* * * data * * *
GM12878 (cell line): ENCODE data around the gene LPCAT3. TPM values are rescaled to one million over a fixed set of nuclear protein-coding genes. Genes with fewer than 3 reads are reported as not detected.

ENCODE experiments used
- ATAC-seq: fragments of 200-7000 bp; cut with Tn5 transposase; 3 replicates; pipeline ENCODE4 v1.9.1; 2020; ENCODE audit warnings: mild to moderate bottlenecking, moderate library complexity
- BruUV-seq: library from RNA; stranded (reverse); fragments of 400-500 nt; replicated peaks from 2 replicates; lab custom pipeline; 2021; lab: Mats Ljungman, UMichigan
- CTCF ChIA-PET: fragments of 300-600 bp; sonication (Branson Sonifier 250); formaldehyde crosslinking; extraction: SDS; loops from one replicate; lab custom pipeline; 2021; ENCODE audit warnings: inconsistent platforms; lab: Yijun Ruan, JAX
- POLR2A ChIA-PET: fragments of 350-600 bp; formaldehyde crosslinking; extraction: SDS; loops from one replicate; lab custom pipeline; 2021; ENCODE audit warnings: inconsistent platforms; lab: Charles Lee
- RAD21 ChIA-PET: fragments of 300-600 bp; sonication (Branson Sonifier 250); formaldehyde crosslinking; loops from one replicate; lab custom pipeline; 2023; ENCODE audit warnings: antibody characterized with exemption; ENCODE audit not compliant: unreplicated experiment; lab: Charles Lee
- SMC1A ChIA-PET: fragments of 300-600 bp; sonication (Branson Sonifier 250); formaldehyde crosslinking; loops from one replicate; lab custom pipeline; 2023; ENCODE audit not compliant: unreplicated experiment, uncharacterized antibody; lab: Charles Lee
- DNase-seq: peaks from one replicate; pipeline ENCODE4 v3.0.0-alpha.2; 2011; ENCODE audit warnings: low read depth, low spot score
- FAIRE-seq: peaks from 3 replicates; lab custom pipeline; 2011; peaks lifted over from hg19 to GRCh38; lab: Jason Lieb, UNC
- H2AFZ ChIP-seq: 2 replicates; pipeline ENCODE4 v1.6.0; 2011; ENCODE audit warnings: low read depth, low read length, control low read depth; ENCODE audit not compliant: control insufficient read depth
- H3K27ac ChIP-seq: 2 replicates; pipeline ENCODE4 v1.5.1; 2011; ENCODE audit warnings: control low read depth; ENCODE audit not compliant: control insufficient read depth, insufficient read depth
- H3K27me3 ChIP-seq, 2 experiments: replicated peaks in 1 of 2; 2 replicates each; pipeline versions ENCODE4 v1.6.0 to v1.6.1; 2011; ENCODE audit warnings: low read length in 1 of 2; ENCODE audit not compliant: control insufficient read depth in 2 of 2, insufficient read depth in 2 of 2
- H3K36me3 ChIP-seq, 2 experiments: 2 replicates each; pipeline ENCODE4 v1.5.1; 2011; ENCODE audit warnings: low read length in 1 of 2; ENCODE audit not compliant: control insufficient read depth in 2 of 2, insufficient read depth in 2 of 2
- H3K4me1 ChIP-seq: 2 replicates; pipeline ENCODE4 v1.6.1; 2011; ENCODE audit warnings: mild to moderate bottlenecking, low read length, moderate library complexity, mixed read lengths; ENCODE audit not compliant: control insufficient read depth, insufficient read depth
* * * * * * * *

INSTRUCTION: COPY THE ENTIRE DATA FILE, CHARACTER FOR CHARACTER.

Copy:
GM12878 (cell line): ENCODE data around the gene LPCAT3. TPM values are rescaled to one million over a fixed set of nuclear protein-coding genes. Genes with fewer than 3 reads are reported as not detected.

ENCODE experiments used
- ATAC-seq: fragments of 200-7000 bp; cut with Tn5 transposase; 3 replicates; pipeline ENCODE4 v1.9.1; 2020; ENCODE audit warnings: mild to moderate bottlenecking, moderate library complexity
- BruUV-seq: library from RNA; stranded (reverse); fragments of 400-500 nt; replicated peaks from 2 replicates; lab custom pipeline; 2021; lab: Mats Ljungman, UMichigan
- CTCF ChIA-PET: fragments of 300-600 bp; sonication (Branson Sonifier 250); formaldehyde crosslinking; extraction: SDS; loops from one replicate; lab custom pipeline; 2021; ENCODE audit warnings: inconsistent platforms; lab: Yijun Ruan, JAX
- POLR2A ChIA-PET: fragments of 350-600 bp; formaldehyde crosslinking; extraction: SDS; loops from one replicate; lab custom pipeline; 2021; ENCODE audit warnings: inconsistent platforms; lab: Charles Lee
- RAD21 ChIA-PET: fragments of 300-600 bp; sonication (Branson Sonifier 250); formaldehyde crosslinking; loops from one replicate; lab custom pipeline; 2023; ENCODE audit warnings: antibody characterized with exemption; ENCODE audit not compliant: unreplicated experiment; lab: Charles Lee
- SMC1A ChIA-PET: fragments of 300-600 bp; sonication (Branson Sonifier 250); formaldehyde crosslinking; loops from one replicate; lab custom pipeline; 2023; ENCODE audit not compliant: unreplicated experiment, uncharacterized antibody; lab: Charles Lee
- DNase-seq: peaks from one replicate; pipeline ENCODE4 v3.0.0-alpha.2; 2011; ENCODE audit warnings: low read depth, low spot score
- FAIRE-seq: peaks from 3 replicates; lab custom pipeline; 2011; peaks lifted over from hg19 to GRCh38; lab: Jason Lieb, UNC
- H2AFZ ChIP-seq: 2 replicates; pipeline ENCODE4 v1.6.0; 2011; ENCODE audit warnings: low read depth, low read length, control low read depth; ENCODE audit not compliant: control insufficient read depth
- H3K27ac ChIP-seq: 2 replicates; pipeline ENCODE4 v1.5.1; 2011; ENCODE audit warnings: control low read depth; ENCODE audit not compliant: control insufficient read depth, insufficient read depth
- H3K27me3 ChIP-seq, 2 experiments: replicated peaks in 1 of 2; 2 replicates each; pipeline versions ENCODE4 v1.6.0 to v1.6.1; 2011; ENCODE audit warnings: low read length in 1 of 2; ENCODE audit not compliant: control insufficient read depth in 2 of 2, insufficient read depth in 2 of 2
- H3K36me3 ChIP-seq, 2 experiments: 2 replicates each; pipeline ENCODE4 v1.5.1; 2011; ENCODE audit warnings: low read length in 1 of 2; ENCODE audit not compliant: control insufficient read depth in 2 of 2, insufficient read depth in 2 of 2
- H3K4me1 ChIP-seq: 2 replicates; pipeline ENCODE4 v1.6.1; 2011; ENCODE audit warnings: mild to moderate bottlenecking, low read length, moderate library complexity, mixed read lengths; ENCODE audit not compliant: control insufficient read depth, insufficient read depth